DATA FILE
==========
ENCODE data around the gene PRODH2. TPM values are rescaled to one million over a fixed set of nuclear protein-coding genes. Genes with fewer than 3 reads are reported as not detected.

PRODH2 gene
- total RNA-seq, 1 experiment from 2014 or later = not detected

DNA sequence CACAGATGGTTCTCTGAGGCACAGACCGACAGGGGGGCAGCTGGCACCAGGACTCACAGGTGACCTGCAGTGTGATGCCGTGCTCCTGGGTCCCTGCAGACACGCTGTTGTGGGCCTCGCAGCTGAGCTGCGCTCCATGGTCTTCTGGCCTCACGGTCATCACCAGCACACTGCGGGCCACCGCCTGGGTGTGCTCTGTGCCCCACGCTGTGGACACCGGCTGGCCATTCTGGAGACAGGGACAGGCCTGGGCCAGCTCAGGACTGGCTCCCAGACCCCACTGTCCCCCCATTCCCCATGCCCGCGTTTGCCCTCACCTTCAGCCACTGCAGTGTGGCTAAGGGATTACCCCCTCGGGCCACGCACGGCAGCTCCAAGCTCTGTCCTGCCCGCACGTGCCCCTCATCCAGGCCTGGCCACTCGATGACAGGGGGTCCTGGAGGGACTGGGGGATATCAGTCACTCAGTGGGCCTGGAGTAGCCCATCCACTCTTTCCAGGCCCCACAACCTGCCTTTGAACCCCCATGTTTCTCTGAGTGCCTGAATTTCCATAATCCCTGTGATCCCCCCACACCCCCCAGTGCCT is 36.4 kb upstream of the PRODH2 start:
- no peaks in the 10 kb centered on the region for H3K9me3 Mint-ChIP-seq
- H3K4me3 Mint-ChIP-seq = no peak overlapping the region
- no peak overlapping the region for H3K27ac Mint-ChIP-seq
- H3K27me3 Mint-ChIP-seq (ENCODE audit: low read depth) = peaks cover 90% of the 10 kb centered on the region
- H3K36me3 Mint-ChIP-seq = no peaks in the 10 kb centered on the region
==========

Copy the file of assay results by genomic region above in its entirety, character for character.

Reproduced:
ENCODE data around the gene PRODH2. TPM values are rescaled to one million over a fixed set of nuclear protein-coding genes. Genes with fewer than 3 reads are reported as not detected.

PRODH2 gene
- total RNA-seq, 1 experiment from 2014 or later = not detected

DNA sequence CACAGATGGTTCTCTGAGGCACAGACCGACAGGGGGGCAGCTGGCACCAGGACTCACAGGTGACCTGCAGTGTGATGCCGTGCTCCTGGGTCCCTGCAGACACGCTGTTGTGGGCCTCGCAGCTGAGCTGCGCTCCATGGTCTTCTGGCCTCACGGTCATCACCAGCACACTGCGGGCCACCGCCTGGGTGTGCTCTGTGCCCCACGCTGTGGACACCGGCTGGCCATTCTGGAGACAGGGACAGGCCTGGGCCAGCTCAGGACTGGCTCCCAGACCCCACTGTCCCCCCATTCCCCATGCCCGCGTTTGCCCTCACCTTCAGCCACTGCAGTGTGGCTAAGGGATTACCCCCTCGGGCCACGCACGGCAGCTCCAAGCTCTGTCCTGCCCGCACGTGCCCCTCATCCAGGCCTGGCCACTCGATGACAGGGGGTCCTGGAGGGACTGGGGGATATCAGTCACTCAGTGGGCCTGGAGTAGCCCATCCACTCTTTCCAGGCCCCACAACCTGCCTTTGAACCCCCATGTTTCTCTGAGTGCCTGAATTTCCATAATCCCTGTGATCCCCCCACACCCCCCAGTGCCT is 36.4 kb upstream of the PRODH2 start:
- no peaks in the 10 kb centered on the region for H3K9me3 Mint-ChIP-seq
- H3K4me3 Mint-ChIP-seq = no peak overlapping the region
- no peak overlapping the region for H3K27ac Mint-ChIP-seq
- H3K27me3 Mint-ChIP-seq (ENCODE audit: low read depth) = peaks cover 90% of the 10 kb centered on the region
- H3K36me3 Mint-ChIP-seq = no peaks in the 10 kb centered on the region